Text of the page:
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December 18, 2005

Western Isles of Scotland - No 'Geidh' Couple Ceremonies

Topics: International News

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Exposed to the full blast of the Atlantic, the islands of Lewis, Harris, North and South Uist, Benbecula and Barra are some of the most remote parts of Scotland. The inhabitants are mostly both Gaelic and English speaking, and a visitor to the islands will find that most facilities are closed on Sundays due to the deeply held religious beliefs there.

Now the hardy people of the "Hebrides," with the highest level of church attendance in Scotland, are in the news for their unwillingness to accept homosexual marriages - the Western Isles of Scotland is taking a moral stand against 'geidh' (gay) couple ceremonies.

Apparently, the Gaelic language has at least half a dozen words to describe homosexuals, "varying from merely impolite to obscene," and since they didn't have a non-judgmental term for gay people, the politically correct BBC's Gaelic radio service recently invented the word - "'Geidh." But although they now have a word for homosexual marriage, the councillors in "this deeply traditional society" have voted to become the only part of the country to outlaw the gay geidh "wedding ceremonies":

... where the hold of strict Presbyterianism remains stronger than anywhere else on the British Isles...

... For many islanders, the move is simply an affirmation of their determination to hold back the onset of 21st century secularism, and to preserve their belief that marriage should only involve a man and a woman.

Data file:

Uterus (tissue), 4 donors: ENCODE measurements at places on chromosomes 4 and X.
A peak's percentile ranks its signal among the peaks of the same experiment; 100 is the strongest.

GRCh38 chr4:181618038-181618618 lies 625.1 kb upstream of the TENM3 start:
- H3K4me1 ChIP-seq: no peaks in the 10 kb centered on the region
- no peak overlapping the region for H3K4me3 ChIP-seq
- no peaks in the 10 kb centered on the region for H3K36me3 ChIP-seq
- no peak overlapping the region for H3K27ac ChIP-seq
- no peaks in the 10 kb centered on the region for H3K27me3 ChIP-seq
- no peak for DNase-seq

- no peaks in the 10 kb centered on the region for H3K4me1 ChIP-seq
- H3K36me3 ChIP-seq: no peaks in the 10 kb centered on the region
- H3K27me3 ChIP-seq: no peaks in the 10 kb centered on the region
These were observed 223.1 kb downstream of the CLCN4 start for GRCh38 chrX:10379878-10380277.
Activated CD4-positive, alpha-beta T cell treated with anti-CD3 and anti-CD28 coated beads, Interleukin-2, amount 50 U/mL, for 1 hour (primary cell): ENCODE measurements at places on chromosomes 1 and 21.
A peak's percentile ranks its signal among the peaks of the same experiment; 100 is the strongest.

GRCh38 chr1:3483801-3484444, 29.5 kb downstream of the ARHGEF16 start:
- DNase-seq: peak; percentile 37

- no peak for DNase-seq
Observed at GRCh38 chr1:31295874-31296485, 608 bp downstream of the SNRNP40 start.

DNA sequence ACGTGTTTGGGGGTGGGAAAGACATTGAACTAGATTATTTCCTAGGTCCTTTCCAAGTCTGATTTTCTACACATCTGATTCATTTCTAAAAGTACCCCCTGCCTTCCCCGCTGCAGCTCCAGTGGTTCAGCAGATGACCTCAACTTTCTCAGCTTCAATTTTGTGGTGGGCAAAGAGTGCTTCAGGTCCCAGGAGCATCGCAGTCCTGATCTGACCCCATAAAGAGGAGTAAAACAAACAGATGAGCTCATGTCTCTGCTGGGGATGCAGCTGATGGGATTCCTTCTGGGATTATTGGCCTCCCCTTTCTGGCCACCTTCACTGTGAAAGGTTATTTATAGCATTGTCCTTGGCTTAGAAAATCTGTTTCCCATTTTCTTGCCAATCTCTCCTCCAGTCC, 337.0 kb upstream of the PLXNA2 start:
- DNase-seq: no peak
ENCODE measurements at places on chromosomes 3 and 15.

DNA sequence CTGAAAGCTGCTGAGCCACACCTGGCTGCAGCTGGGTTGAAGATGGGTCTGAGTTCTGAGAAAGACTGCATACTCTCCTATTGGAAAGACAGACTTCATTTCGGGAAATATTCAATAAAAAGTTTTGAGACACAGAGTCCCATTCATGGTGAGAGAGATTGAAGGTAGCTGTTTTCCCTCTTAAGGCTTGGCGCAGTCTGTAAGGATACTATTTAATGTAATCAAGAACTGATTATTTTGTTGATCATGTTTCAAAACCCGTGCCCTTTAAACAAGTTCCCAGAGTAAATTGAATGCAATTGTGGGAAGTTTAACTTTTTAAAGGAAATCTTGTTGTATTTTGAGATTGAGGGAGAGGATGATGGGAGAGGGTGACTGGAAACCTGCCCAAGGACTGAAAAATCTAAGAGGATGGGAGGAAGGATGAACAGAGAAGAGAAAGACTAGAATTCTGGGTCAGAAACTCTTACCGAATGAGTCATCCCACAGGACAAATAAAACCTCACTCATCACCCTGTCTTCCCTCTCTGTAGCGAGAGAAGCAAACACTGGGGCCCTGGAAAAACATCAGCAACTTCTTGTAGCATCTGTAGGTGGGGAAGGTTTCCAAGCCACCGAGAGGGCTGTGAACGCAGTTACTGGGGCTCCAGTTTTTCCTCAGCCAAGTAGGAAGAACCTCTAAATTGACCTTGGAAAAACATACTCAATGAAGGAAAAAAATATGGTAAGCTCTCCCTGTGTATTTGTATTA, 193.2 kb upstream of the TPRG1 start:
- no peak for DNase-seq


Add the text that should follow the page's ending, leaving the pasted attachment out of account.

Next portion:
But the move has triggered a backlash from gay campaigners, who are threatening a human rights appeal against the council to ensure gay couples on the isles can have the same rights as those elsewhere.

More than 150 gay couples across Scotland are preparing to take part in the ceremonies from Tuesday morning, when the law comes into force. In England and Wales 700 couples are expected to follow suit when the law is enacted the following day, including Sir Elton John and his long-term partner, David Furnish.

It follows the passing of the Civil Partnerships Act at Westminster last year, which will allow gay couples to obtain the same rights as heterosexuals in areas such as employment, pensions and inheritance.

As I've said in the past, I believe that the term "homosexual marriage" is an oxymoron, and since it is biologically impossible to consumate such a "relationship," naturally, such a designation for a human physical relationship is an corruption of the English language and a dispicable aberation of normal and natural human behavior. Having gotten that little tidbit off my chest (without regard for being agreed with, or not), all I can say for the brave and hardy people of the Hebrides is "bravo for them."

I've traveled those beautiful isles, stayed in both Tarbert and Stornoway, bathed in the warmth and spirit of their community, and hate to see unwelcomed and unhealthy change coming to their shores. It's nice to know that there is at least one remaining oasis of normality still remaining in Europe.

Posted by Richard at December 18, 2005 7:34 AM



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